In his 1865 publication, Mendel reported the results of his crosses involving seven different characteristics, each with two contrasting traits. A trait is defined as a variation in the physical appearance of a heritable characteristic. The characteristics included plant height, seed texture, seed color, flower color, pea-pod size, pea-pod color, and flower position. For the characteristic of flower color, for example, the two contrasting traits were white versus violet. To fully examine each characteristic, Mendel generated large numbers of F1 and F2 plants and reported results from thousands of F2 plants.
What results did Mendel find in his crosses for flower color? First, Mendel confirmed that he was using plants that bred true for white or violet flower color. Irrespective of the number of generations that Mendel examined, all self-crossed offspring of parents with white flowers had white flowers, and all self-crossed offspring of parents with violet flowers had violet flowers. In addition, Mendel confirmed that, other than flower color, the pea plants were physically identical. This was an important check to make sure that the two varieties of pea plants only differed with respect to one trait, flower color.
Once these validations were complete, Mendel applied the pollen from a plant with violet flowers to the stigma of a plant with white flowers. After gathering and sowing the seeds that resulted from this cross, Mendel found that 100 percent of the F1 hybrid generation had violet flowers. Conventional wisdom at that time would have predicted the hybrid flowers to be pale violet or for hybrid plants to have equal numbers of white and violet flowers. In other words, the contrasting parental traits were expected to blend in the offspring. Instead, Mendel’s results demonstrated that the white flower trait had completely disappeared in the F1 generation.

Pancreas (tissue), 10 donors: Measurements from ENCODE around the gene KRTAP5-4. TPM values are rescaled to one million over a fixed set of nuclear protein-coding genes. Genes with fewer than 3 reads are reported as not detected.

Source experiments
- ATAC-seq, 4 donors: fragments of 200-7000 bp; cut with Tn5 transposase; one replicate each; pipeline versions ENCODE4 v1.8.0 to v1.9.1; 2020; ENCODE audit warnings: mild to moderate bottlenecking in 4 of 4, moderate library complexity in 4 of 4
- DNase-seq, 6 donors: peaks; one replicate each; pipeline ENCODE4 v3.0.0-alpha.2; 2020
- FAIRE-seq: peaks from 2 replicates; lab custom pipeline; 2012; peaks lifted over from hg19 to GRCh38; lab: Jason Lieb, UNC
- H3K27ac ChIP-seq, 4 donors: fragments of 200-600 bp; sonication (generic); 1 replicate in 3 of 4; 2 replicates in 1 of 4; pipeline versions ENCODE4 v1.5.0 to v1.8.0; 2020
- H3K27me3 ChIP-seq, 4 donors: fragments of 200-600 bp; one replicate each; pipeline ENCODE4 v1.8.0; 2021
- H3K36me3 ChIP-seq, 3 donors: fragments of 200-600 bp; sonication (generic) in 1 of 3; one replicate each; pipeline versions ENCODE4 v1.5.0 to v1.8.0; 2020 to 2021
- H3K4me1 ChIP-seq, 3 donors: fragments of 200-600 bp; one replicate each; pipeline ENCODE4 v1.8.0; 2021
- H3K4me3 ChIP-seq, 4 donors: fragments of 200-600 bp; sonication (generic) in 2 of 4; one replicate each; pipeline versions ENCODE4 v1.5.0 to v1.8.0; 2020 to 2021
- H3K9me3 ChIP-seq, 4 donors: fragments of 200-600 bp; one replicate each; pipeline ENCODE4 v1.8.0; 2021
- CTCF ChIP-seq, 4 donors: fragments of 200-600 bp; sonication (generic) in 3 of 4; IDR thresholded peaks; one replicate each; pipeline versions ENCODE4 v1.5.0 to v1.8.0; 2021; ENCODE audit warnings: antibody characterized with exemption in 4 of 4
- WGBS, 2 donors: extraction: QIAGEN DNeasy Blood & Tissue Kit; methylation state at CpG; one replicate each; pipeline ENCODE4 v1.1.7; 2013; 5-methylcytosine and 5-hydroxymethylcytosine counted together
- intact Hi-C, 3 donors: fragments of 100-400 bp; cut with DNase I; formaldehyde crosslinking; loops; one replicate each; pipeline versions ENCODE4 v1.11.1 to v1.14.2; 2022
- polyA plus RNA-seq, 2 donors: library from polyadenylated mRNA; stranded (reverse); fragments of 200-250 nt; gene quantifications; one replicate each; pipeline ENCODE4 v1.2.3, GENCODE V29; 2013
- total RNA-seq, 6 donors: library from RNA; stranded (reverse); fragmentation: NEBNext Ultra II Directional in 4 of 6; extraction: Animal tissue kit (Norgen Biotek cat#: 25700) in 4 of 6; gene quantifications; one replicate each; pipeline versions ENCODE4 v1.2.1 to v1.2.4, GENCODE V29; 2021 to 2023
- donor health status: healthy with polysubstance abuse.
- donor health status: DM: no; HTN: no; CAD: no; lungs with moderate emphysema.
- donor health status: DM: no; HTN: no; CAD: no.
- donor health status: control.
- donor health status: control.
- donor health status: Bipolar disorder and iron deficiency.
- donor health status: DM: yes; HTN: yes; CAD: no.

Importantly, Mendel did not stop his experimentation there. He allowed the F1 plants to self-fertilize and found that 705 plants in the F2 generation had violet flowers and 224 had white flowers. This was a ratio of 3.15 violet flowers to one white flower, or approximately 3:1. When Mendel transferred pollen from a plant with violet flowers to the stigma of a plant with white flowers and vice versa, he obtained approximately the same ratio irrespective of which parent—male or female—contributed which trait. This is called a reciprocal cross—a paired cross in which the respective traits of the male and female in one cross become the respective traits of the female and male in the other cross. For the other six characteristics that Mendel examined, the F1 and F2 generations behaved in the same way that they behaved for flower color. One of the two traits would disappear completely from the F1 generation, only to reappear in the F2 generation at a ratio of roughly 3:1 (Figure 8.4).
Upon compiling his results for many thousands of plants, Mendel concluded that the characteristics could be divided into expressed and latent traits. He called these dominant and recessive traits, respectively. Dominant traits are those that are inherited unchanged in a hybridization. Recessive traits become latent, or disappear in the offspring of a hybridization. The recessive trait does, however, reappear in the progeny of the hybrid offspring. An example of a dominant trait is the violet-colored flower trait. For this same characteristic (flower color), white-colored flowers are a recessive trait. The fact that the recessive trait reappeared in the F2 generation meant that the traits remained separate (and were not blended) in the plants of the F1 generation. Mendel proposed that this was because the plants possessed two copies of the trait for the flower-color characteristic, and that each parent transmitted one of their two copies to their offspring, where they came together. Moreover, the physical observation of a dominant trait could mean that the genetic composition of the organism included two dominant versions of the characteristic, or that it included one dominant and one recessive version. Conversely, the observation of a recessive trait meant that the organism lacked any dominant versions of this characteristic.
For an excellent review of Mendel’s experiments and to perform your own crosses and identify patterns of inheritance, visit the Mendel’s Peas (http://openstaxcollege.org/l/mendels_peas) web lab.